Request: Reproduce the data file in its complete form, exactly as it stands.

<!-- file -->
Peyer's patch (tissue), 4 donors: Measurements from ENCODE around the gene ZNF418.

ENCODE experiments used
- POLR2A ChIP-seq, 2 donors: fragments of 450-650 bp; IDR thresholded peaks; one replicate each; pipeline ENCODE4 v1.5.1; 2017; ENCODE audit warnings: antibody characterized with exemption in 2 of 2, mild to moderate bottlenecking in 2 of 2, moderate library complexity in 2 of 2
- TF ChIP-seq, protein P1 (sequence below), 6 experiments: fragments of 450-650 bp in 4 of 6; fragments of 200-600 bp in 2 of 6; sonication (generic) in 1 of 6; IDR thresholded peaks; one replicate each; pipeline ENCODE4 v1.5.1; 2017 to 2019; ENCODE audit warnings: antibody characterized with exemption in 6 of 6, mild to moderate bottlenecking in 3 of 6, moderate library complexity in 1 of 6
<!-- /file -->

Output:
Peyer's patch (tissue), 4 donors: Measurements from ENCODE around the gene ZNF418.

ENCODE experiments used
- POLR2A ChIP-seq, 2 donors: fragments of 450-650 bp; IDR thresholded peaks; one replicate each; pipeline ENCODE4 v1.5.1; 2017; ENCODE audit warnings: antibody characterized with exemption in 2 of 2, mild to moderate bottlenecking in 2 of 2, moderate library complexity in 2 of 2
- TF ChIP-seq, protein P1 (sequence below), 6 experiments: fragments of 450-650 bp in 4 of 6; fragments of 200-600 bp in 2 of 6; sonication (generic) in 1 of 6; IDR thresholded peaks; one replicate each; pipeline ENCODE4 v1.5.1; 2017 to 2019; ENCODE audit warnings: antibody characterized with exemption in 6 of 6, mild to moderate bottlenecking in 3 of 6, moderate library complexity in 1 of 6